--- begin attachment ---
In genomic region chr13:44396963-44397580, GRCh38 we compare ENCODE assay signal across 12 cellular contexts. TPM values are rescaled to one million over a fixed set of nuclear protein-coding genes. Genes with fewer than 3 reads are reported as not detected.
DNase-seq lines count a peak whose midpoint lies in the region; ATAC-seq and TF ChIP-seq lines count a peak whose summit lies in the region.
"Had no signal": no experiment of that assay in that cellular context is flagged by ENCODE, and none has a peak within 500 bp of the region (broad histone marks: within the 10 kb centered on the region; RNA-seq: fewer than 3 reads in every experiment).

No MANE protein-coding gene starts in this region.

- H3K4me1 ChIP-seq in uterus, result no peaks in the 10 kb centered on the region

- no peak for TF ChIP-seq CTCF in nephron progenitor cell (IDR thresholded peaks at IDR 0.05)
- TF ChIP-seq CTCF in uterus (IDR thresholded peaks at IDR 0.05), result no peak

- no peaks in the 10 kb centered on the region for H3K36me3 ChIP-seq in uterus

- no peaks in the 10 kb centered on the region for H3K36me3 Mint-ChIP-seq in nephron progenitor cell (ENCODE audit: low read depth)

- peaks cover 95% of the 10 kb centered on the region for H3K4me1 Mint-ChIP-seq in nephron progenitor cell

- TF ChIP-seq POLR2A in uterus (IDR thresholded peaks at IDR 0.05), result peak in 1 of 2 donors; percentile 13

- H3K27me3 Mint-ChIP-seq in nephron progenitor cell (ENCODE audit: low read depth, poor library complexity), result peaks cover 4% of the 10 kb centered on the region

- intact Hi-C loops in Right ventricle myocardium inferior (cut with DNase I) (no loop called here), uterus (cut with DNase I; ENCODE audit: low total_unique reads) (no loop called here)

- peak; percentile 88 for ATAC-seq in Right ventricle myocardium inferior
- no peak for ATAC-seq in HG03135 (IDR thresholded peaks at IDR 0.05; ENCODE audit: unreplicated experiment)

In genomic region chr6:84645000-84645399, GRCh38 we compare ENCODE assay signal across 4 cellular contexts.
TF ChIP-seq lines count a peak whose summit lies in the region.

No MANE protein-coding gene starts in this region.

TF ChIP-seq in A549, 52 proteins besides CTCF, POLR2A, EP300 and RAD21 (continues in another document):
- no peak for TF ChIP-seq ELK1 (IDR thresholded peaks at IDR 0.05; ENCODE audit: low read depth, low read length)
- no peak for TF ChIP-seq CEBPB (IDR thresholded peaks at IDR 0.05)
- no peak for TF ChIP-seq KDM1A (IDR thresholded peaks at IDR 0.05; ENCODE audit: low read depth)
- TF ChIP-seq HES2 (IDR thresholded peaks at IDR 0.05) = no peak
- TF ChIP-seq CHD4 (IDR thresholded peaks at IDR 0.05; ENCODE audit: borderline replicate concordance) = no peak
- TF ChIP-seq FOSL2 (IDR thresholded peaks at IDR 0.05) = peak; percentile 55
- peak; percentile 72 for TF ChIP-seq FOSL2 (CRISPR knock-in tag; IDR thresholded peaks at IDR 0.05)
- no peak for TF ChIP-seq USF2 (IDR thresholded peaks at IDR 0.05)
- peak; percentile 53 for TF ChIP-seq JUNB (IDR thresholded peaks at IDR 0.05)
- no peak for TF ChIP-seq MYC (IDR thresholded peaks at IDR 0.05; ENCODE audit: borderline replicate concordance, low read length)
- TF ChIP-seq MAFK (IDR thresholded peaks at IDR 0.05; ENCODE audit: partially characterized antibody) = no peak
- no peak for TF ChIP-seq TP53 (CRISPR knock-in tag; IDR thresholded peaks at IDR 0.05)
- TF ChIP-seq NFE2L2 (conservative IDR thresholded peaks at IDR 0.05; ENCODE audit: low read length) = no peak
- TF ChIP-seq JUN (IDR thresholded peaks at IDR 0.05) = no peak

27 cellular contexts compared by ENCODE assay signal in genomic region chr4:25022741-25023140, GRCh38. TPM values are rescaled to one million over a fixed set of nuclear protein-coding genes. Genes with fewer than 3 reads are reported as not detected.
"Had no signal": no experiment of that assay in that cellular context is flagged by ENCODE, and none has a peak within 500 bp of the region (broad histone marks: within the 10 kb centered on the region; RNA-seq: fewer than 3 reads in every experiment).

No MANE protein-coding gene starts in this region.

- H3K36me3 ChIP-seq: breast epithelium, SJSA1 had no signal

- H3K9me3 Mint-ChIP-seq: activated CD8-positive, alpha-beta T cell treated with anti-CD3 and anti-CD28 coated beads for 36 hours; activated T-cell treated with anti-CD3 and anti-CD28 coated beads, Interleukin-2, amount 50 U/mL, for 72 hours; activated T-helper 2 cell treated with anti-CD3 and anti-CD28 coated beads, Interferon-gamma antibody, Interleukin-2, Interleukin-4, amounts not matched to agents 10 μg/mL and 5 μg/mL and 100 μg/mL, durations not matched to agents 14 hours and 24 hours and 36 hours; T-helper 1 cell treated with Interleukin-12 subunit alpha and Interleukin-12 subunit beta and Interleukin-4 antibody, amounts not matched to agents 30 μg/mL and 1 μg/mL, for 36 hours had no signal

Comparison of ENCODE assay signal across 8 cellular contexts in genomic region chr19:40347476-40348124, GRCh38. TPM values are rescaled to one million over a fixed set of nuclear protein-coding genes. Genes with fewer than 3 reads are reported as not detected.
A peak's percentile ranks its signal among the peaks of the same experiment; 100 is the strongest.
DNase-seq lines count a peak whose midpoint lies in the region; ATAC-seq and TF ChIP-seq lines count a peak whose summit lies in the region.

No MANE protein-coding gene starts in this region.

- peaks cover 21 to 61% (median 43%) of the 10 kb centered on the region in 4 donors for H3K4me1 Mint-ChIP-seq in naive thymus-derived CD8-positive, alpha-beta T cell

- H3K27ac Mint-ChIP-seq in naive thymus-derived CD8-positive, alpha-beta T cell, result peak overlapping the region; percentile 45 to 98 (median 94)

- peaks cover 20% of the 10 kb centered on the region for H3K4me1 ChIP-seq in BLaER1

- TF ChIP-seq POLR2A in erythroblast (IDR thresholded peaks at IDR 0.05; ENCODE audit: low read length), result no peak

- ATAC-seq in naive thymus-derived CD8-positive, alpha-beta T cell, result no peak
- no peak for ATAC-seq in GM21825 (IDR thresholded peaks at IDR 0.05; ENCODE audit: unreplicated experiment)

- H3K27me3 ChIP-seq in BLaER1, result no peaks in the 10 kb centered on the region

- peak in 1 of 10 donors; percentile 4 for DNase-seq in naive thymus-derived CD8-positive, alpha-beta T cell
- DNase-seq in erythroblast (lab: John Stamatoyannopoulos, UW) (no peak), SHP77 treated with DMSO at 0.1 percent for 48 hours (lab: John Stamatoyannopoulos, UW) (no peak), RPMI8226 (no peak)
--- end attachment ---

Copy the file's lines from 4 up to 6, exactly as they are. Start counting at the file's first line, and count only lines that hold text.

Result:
No MANE protein-coding gene starts in this region.

- H3K4me1 ChIP-seq in uterus, result no peaks in the 10 kb centered on the region

- no peak for TF ChIP-seq CTCF in nephron progenitor cell (IDR thresholded peaks at IDR 0.05)